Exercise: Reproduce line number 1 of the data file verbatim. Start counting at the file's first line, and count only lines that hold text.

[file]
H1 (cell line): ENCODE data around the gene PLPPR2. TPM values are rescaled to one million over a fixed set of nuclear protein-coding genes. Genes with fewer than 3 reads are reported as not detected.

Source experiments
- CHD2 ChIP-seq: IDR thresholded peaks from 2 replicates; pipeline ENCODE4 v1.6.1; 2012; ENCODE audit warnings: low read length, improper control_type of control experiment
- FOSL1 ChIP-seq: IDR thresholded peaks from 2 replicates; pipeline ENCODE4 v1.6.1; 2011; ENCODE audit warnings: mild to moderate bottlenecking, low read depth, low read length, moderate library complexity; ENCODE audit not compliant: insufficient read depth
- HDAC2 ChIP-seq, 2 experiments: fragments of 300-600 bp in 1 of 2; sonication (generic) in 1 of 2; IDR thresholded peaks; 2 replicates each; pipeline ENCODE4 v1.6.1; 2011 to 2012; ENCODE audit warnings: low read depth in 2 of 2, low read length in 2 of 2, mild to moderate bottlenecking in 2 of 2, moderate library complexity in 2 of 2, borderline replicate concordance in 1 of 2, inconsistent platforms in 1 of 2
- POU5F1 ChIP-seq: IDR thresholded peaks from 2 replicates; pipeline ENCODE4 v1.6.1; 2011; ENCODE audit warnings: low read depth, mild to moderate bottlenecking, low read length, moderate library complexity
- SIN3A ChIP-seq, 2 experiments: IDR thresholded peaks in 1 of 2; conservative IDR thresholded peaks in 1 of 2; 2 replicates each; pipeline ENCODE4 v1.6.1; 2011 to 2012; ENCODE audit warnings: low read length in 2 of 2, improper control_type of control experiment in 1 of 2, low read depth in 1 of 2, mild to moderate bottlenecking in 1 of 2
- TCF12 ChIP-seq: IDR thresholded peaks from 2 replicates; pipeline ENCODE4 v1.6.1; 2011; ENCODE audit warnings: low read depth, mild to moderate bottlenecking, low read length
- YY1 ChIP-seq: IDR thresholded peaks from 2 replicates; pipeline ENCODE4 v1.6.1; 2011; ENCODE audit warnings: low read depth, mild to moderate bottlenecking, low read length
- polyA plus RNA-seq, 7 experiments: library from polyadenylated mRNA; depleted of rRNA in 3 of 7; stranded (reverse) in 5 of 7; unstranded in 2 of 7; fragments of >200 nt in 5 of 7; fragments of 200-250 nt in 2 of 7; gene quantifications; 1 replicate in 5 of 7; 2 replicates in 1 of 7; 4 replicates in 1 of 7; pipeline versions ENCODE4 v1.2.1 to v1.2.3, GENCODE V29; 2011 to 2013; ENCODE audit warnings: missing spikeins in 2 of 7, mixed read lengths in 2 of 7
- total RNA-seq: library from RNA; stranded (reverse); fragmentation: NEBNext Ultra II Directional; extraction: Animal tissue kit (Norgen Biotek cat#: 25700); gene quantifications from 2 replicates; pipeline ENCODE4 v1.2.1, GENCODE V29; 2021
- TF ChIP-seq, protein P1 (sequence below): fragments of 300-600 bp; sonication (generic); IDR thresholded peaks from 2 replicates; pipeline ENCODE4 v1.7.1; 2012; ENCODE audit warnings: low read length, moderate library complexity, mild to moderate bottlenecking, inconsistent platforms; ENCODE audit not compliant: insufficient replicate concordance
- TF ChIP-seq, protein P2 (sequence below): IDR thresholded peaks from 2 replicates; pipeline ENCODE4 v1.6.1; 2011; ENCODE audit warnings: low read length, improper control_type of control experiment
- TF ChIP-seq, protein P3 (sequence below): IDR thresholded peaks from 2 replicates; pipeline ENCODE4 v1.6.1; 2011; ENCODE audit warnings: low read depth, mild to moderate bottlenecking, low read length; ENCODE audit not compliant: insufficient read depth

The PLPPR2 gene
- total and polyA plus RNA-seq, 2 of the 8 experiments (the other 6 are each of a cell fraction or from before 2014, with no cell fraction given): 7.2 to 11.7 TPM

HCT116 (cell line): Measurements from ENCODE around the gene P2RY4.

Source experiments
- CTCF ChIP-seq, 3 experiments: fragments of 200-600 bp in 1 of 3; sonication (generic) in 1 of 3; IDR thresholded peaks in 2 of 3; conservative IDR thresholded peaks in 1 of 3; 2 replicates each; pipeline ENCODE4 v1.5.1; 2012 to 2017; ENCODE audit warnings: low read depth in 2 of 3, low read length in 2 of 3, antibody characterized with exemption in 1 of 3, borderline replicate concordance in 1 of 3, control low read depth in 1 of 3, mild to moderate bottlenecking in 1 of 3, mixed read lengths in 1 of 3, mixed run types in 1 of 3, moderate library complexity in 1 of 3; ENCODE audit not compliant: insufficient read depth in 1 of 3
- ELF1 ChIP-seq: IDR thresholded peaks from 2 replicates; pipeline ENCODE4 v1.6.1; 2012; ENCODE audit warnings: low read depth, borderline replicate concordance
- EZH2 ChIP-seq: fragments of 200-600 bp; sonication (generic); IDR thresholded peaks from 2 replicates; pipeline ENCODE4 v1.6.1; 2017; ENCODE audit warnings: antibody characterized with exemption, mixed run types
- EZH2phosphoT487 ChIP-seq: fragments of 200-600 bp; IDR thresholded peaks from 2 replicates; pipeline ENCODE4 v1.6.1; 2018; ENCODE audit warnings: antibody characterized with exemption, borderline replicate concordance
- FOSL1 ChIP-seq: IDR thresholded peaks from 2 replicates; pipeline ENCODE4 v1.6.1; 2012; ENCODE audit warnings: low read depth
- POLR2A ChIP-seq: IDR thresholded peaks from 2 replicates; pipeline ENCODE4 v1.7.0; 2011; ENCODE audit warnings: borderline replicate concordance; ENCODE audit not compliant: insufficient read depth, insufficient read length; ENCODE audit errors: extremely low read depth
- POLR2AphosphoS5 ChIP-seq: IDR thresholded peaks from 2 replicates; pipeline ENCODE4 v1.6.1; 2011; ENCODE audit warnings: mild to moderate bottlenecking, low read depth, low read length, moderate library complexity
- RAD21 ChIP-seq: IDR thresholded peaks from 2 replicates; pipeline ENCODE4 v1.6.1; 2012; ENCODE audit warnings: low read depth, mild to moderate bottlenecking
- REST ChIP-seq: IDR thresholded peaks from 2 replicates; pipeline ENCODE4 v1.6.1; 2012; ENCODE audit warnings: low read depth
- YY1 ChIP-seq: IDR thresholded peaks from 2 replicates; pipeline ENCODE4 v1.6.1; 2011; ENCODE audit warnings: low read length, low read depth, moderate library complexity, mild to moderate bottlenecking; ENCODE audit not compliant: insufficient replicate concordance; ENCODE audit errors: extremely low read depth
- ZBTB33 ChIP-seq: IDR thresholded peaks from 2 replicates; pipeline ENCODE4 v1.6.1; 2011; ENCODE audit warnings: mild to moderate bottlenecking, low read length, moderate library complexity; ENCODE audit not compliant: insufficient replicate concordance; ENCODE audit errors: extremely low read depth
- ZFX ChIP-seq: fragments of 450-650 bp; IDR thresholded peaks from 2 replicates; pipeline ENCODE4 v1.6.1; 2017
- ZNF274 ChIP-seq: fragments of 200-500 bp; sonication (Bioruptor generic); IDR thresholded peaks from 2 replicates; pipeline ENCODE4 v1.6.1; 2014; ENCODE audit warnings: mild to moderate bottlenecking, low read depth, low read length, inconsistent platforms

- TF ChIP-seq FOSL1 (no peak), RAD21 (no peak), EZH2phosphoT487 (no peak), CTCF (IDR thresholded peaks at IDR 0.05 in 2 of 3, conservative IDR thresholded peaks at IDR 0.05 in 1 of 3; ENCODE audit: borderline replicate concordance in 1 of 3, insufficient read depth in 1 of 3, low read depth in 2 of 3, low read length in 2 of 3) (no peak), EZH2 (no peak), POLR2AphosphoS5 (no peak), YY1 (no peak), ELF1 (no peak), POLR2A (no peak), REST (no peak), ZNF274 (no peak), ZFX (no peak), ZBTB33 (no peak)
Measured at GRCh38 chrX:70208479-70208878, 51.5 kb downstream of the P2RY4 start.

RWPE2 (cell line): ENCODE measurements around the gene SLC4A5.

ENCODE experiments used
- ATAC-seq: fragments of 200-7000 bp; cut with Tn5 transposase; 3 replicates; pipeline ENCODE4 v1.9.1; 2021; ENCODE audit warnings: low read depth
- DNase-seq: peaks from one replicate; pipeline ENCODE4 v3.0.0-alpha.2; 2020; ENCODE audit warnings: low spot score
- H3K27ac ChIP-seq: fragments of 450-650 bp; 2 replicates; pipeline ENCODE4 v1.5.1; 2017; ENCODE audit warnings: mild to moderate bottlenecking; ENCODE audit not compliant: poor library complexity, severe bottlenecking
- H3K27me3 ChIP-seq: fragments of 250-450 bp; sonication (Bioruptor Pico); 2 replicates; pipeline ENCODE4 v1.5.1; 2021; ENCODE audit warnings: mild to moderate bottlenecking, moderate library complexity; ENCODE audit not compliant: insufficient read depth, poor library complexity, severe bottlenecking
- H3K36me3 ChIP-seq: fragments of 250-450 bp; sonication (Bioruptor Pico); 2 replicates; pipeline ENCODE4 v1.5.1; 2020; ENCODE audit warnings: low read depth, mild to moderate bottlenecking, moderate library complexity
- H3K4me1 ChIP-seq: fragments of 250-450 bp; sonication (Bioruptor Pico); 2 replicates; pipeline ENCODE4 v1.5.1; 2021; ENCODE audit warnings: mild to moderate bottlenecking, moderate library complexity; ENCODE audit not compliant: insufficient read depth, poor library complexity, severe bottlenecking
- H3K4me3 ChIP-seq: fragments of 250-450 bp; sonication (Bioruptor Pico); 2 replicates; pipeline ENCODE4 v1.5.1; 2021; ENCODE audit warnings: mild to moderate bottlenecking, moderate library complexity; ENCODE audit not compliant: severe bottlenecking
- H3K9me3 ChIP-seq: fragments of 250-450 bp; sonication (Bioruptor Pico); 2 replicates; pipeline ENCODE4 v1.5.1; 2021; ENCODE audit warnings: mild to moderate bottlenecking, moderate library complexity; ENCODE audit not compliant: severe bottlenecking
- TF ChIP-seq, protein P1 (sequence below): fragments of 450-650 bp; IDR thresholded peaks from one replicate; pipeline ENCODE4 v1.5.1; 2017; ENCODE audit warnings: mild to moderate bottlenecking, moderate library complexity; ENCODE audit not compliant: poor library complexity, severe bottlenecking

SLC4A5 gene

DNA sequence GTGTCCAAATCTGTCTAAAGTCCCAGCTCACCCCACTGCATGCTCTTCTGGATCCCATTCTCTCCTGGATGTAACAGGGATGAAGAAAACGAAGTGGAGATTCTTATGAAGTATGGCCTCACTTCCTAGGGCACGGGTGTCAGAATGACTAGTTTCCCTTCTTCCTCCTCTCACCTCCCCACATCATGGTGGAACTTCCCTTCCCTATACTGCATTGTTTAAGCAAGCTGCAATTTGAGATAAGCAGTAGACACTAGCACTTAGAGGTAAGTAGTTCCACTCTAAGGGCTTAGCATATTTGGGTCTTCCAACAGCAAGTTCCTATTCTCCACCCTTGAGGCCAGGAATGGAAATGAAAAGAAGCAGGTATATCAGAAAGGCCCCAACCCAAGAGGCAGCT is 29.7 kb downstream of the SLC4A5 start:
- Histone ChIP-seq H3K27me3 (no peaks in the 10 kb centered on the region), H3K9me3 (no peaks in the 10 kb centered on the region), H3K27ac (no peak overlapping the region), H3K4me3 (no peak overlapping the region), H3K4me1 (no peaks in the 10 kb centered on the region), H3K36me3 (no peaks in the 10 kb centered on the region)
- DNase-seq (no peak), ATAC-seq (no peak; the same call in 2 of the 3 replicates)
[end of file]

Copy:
H1 (cell line): ENCODE data around the gene PLPPR2. TPM values are rescaled to one million over a fixed set of nuclear protein-coding genes. Genes with fewer than 3 reads are reported as not detected.